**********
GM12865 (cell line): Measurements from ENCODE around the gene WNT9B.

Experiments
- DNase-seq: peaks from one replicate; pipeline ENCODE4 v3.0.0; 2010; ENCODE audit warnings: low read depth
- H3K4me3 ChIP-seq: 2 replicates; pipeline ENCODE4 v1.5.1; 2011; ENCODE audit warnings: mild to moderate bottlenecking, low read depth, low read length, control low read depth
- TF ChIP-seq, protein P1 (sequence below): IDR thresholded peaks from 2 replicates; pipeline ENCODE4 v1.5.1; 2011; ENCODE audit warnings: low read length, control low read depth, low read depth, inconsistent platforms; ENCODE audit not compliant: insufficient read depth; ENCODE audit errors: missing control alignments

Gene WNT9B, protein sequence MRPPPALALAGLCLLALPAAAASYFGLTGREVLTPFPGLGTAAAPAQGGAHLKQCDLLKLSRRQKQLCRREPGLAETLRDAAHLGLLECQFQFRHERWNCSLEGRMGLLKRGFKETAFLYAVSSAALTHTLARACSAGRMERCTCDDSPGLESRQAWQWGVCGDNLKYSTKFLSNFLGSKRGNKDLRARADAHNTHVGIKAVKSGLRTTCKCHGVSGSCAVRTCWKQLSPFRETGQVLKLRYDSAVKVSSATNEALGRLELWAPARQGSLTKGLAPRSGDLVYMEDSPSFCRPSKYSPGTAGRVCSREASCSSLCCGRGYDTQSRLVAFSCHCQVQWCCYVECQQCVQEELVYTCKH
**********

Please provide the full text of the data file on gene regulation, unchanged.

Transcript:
GM12865 (cell line): Measurements from ENCODE around the gene WNT9B.

Experiments
- DNase-seq: peaks from one replicate; pipeline ENCODE4 v3.0.0; 2010; ENCODE audit warnings: low read depth
- H3K4me3 ChIP-seq: 2 replicates; pipeline ENCODE4 v1.5.1; 2011; ENCODE audit warnings: mild to moderate bottlenecking, low read depth, low read length, control low read depth
- TF ChIP-seq, protein P1 (sequence below): IDR thresholded peaks from 2 replicates; pipeline ENCODE4 v1.5.1; 2011; ENCODE audit warnings: low read length, control low read depth, low read depth, inconsistent platforms; ENCODE audit not compliant: insufficient read depth; ENCODE audit errors: missing control alignments

Gene WNT9B, protein sequence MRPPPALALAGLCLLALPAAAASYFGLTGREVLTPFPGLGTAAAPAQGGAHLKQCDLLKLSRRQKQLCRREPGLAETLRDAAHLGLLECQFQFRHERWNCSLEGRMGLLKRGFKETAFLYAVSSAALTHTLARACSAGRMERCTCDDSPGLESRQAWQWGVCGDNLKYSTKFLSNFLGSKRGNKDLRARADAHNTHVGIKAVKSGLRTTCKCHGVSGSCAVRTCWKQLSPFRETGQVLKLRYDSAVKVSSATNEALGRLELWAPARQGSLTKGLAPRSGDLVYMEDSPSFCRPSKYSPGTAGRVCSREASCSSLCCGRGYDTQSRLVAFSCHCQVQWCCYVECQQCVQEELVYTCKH